Parents shouldn't have to worry about their children's safety when using a supposedly regulated water park facility.
Unfortunately, reports have surfaced that a number of children recently suffered chemical burns from chlorine recently during a day that was supposed to be all about fun.
It happened at Seven Peaks Waterpark Duneland in Porter, a facility that Porter County Health Department officials said opened for the season last Thursday.
The park is now shut down — as a result of the chemical burn reports — until it can pass proper permitting inspections.
The pressing question is what kind of oversight, or lack thereof, was in place to allow the park to open without proper inspections and permits in the first place?
Porter County Health Department administrator Keith Letta told The Times Monday the park opened without the requisite permits, inspections and water sampling required by law.
Owners of the water park have not responded to Times inquiries into the matter.
After receiving complaints about the chemical burns, inspectors visited the water park and found several violations, Letta said. In particular, Letta said the park opened without a chlorine feeder in place, meaning staff were chlorinating the water manually.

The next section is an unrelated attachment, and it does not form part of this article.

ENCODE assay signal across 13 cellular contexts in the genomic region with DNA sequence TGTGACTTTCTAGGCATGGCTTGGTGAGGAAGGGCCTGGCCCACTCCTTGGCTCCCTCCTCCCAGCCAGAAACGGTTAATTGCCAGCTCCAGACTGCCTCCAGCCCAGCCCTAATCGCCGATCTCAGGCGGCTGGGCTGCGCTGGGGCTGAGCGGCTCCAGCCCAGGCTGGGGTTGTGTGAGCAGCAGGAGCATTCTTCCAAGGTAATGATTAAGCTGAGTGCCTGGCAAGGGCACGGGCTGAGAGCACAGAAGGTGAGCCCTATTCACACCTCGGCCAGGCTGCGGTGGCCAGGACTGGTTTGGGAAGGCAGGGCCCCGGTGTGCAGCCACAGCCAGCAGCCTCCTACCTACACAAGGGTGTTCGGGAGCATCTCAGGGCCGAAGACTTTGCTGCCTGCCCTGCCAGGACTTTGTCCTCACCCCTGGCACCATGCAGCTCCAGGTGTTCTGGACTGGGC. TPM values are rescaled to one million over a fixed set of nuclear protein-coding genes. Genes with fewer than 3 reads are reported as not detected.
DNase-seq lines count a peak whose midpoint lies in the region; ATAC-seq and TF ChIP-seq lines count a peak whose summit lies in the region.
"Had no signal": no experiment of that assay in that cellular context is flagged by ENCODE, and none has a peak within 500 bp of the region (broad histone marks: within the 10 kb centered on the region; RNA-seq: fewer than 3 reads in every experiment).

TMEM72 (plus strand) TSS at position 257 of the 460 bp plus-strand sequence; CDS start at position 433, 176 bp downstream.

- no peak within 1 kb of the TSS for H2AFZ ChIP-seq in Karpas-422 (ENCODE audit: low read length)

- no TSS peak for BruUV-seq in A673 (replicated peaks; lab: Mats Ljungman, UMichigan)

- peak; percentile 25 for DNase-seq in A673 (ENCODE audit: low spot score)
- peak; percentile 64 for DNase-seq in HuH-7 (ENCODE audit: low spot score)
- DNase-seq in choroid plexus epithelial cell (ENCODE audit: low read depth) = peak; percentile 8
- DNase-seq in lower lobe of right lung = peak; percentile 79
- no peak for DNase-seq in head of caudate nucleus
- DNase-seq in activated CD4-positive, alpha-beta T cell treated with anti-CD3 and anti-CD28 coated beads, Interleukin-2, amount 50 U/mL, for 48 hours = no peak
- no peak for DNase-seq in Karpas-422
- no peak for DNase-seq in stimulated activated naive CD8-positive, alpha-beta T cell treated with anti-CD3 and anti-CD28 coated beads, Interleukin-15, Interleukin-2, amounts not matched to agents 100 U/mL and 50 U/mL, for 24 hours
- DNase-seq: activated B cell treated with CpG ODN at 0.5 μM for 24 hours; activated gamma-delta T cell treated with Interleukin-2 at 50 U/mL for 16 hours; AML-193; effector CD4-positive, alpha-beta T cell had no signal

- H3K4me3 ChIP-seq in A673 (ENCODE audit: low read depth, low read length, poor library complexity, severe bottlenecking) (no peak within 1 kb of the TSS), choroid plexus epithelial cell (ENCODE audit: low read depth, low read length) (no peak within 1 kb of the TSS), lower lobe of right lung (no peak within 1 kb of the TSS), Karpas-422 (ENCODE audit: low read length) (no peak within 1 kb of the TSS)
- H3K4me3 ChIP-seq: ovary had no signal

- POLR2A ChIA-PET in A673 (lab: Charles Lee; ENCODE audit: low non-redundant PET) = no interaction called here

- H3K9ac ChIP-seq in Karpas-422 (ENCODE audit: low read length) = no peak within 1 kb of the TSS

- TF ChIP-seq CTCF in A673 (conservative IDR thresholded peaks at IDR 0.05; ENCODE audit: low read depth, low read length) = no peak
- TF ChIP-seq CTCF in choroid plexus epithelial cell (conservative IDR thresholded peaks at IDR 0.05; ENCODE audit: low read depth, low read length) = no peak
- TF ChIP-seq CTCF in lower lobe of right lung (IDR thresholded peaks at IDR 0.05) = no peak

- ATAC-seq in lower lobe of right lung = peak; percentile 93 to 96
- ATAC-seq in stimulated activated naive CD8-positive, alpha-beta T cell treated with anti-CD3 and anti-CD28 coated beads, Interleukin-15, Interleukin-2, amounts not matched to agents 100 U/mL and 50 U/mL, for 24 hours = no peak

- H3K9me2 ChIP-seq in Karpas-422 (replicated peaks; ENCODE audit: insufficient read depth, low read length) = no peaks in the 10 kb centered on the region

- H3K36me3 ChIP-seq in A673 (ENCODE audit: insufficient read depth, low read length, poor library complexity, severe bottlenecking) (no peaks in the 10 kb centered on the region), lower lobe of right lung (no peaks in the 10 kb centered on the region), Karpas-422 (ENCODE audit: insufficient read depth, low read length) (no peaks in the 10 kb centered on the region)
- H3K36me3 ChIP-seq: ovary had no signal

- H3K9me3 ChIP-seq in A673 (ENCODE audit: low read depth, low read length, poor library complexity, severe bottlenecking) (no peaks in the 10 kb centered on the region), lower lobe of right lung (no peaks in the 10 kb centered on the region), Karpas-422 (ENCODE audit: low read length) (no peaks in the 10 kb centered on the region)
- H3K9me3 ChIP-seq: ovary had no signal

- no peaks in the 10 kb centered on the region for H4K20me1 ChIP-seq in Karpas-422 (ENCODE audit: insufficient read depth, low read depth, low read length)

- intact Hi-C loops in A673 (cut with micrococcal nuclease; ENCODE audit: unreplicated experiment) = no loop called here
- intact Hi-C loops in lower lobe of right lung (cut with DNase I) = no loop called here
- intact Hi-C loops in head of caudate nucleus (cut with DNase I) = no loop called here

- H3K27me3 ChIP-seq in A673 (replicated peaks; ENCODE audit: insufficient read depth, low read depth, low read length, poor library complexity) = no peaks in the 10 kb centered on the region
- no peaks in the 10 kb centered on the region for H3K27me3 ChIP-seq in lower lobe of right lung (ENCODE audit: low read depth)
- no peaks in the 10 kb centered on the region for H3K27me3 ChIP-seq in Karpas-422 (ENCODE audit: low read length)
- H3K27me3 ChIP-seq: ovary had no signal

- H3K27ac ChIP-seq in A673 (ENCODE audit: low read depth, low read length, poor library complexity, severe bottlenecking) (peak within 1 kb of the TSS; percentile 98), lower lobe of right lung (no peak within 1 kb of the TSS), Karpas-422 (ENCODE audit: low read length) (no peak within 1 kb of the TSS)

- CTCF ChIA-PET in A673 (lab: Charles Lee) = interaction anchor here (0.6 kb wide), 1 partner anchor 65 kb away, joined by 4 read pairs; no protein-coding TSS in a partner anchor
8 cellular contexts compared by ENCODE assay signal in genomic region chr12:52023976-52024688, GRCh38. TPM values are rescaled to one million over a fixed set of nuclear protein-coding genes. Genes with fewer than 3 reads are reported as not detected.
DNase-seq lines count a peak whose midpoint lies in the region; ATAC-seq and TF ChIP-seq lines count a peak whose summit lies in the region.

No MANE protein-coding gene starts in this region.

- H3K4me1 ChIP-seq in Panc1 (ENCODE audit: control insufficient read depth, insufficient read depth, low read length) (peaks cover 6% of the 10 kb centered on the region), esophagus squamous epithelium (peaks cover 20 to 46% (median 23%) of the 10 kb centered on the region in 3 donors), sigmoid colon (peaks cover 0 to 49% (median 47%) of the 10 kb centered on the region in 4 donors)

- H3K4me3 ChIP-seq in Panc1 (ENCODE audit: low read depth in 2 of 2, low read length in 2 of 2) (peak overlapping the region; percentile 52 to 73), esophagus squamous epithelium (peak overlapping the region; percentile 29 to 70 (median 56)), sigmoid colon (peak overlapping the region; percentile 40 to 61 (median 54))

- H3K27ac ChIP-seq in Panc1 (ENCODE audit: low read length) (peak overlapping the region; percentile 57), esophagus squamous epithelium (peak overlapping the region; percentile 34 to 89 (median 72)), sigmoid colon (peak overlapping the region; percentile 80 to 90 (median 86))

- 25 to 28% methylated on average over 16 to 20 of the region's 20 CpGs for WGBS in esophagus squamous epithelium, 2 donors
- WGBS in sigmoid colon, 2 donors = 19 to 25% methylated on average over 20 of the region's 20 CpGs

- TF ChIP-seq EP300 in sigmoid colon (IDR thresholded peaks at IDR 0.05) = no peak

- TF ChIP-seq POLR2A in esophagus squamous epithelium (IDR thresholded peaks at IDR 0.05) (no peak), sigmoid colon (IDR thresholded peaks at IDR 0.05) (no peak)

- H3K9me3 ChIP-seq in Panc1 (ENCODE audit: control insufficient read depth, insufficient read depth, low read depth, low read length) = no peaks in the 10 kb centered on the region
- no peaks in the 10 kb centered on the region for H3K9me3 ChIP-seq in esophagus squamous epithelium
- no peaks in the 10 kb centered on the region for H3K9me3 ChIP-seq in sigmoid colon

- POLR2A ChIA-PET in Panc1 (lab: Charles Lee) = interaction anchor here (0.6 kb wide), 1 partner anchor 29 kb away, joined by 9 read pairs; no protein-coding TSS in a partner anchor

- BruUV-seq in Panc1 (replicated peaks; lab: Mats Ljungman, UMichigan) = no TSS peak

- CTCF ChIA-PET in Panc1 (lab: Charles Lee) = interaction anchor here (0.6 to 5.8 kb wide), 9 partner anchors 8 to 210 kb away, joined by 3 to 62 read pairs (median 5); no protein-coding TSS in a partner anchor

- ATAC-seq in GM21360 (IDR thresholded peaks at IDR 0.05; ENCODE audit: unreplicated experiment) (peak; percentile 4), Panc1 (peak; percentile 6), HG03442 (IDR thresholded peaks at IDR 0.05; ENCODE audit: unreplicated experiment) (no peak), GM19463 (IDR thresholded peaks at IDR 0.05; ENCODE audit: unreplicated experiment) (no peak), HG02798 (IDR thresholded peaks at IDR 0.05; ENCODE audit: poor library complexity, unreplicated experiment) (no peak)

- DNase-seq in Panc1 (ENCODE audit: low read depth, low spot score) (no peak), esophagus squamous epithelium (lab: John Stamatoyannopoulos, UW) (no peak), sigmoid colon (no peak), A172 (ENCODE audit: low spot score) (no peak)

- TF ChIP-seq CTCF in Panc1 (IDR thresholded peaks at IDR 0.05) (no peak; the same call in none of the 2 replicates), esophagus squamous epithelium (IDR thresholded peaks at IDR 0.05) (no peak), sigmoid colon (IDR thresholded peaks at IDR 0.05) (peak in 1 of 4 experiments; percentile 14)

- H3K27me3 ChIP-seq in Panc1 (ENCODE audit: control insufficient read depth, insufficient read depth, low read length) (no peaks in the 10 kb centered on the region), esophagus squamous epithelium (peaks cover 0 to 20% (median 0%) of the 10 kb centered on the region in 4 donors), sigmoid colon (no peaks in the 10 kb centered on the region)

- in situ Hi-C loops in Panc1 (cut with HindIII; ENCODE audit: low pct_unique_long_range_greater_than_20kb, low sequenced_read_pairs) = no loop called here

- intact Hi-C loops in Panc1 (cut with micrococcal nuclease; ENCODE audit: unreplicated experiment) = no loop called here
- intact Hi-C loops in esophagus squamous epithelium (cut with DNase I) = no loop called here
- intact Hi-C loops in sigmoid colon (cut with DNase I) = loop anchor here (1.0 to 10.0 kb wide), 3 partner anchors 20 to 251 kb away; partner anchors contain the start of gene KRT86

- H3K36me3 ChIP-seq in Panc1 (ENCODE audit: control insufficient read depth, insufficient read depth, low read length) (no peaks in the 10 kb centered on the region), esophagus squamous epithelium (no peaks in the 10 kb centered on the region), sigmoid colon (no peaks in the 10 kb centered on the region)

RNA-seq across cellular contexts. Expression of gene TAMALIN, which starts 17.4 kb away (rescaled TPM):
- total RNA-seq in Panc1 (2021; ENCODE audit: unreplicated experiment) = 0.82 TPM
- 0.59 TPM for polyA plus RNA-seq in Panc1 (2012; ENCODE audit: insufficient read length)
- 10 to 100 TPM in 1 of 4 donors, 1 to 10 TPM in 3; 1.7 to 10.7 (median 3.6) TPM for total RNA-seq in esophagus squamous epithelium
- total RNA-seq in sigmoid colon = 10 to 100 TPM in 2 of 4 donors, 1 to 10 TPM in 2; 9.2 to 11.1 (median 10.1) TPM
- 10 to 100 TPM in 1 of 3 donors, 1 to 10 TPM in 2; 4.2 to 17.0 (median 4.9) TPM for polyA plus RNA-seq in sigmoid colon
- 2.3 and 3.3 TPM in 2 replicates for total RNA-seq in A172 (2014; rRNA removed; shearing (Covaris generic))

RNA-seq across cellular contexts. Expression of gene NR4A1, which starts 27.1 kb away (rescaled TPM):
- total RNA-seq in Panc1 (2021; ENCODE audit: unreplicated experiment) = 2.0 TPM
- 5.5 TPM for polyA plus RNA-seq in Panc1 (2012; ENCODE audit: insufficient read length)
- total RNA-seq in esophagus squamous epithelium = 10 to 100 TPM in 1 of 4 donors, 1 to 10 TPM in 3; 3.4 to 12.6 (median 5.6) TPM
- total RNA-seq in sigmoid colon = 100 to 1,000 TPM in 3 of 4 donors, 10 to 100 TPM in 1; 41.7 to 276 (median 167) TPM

And when chlorine is administered manually, it's difficult to get the levels correct, Letta explained.
"Kids have needed medical attention because of chemical burns," Letta said.
"They have been closed until further notice," Letta added later in The Times interview. "They will be closed until they can pass the inspection and get their equipment up and running."
The closure is clearly appropriate, but it shouldn't have taken a number of injured children to prompt it.
The health department should dive deep into an investigation on how this occurred — and more importantly how it can be prevented in the future.
Region residents deserve — and should be demanding — answers.